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Thames Garden Bridge overcomes legal challenge

A major legal challenge to the construction of the controversial Thames Garden Bridge has been settled, it has emerged.

A judicial review was due to be heard this month of Lambeth Council’s decision to award planning permission to the £175M crossing in central London.

But the council and opponent Michael Ball – the leader of campaign body the Waterloo Community Development Group – have now resolved the issue.

This means planning permission is no longer an issue for the crossing, which is scheduled to start on site in 2016.

Lambeth Council said in a statement: “A Lambeth resident issued a legal challenge against Lambeth Council’s planning decision but that has now been resolved.

“We acted properly in exercising the council’s functions as local planning authority for the scheme and, when granting planning permission for the Garden Bridge, imposed more than 45 conditions which the Garden Bridge Trust must show will be met.”

Project promoter the Garden Bridge Trust said: “We are pleased that the judicial review between Lambeth Council and Michael Ball has been resolved.

“With £125m raised and our preferred contractors appointed, we continue to make good progress, with detailed plans being developed and construction planned to start in early 2016.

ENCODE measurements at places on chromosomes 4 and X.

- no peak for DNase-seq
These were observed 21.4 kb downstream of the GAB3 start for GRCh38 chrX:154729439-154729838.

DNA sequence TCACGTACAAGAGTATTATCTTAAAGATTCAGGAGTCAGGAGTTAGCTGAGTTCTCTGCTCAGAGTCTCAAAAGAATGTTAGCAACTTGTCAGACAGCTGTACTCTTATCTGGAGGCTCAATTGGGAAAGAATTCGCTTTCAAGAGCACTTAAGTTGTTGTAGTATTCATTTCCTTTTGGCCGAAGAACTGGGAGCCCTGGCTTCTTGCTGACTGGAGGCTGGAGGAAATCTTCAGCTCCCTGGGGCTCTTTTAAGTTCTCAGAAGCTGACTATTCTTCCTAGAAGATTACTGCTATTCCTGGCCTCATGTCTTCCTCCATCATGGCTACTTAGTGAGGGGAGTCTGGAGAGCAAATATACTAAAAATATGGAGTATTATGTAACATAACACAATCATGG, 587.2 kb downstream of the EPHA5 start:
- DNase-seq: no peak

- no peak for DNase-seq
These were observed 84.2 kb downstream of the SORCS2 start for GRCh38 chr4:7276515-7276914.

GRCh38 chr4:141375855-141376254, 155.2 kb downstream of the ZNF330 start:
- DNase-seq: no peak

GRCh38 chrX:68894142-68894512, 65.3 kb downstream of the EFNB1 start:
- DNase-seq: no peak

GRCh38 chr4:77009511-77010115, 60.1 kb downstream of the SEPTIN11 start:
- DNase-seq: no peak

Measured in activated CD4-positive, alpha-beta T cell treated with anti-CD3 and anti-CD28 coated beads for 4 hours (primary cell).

“We will continue to work with local authorities, the community and businesses to ensure that benefits are maximised in the local area.”

Opponents had claimed that the structure would obstruct views to the north of the river, and that there was inadequate provision for on-going maintenance costs. 

A joint venture of French firm Bouygues and Italian contractor Cimolai was selected in April as preferred bidder for the controversial 6,000m2 river crossing between Blackfriars and Waterloo Bridges.

The Garden Bridge Trust has set out the process by which the crossing would be built, with major elements due to be made in Italy and shipped over.

Senior engineers have questioned the cost of the bridge, and others have challenged the fact that cyclists will have to dismount to cross it, and that it will close at midnight.

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